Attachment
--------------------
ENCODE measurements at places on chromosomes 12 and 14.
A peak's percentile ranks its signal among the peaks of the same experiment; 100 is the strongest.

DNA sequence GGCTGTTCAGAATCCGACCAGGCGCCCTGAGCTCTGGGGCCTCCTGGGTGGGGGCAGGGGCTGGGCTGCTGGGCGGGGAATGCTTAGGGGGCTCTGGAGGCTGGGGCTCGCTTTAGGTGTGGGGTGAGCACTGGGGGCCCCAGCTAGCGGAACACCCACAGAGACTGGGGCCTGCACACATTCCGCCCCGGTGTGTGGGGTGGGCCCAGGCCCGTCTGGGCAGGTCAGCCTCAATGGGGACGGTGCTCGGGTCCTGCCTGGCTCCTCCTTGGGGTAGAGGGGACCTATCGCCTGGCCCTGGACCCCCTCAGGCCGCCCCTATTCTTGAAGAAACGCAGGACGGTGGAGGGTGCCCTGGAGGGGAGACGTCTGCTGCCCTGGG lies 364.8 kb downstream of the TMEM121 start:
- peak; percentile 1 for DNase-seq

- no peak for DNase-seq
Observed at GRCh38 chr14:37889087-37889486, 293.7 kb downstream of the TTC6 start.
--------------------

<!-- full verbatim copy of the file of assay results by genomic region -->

ENCODE measurements at places on chromosomes 12 and 14.
A peak's percentile ranks its signal among the peaks of the same experiment; 100 is the strongest.

DNA sequence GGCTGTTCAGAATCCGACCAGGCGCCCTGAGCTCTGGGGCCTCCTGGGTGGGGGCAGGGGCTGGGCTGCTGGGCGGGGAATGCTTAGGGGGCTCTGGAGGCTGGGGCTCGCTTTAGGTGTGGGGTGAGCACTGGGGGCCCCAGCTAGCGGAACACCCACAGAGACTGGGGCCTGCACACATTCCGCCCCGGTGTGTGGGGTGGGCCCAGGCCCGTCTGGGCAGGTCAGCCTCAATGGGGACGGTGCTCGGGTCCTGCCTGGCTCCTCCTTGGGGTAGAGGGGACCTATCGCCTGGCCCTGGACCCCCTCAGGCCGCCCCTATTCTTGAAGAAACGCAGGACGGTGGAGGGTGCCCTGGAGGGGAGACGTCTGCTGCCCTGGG lies 364.8 kb downstream of the TMEM121 start:
- peak; percentile 1 for DNase-seq

- no peak for DNase-seq
Observed at GRCh38 chr14:37889087-37889486, 293.7 kb downstream of the TTC6 start.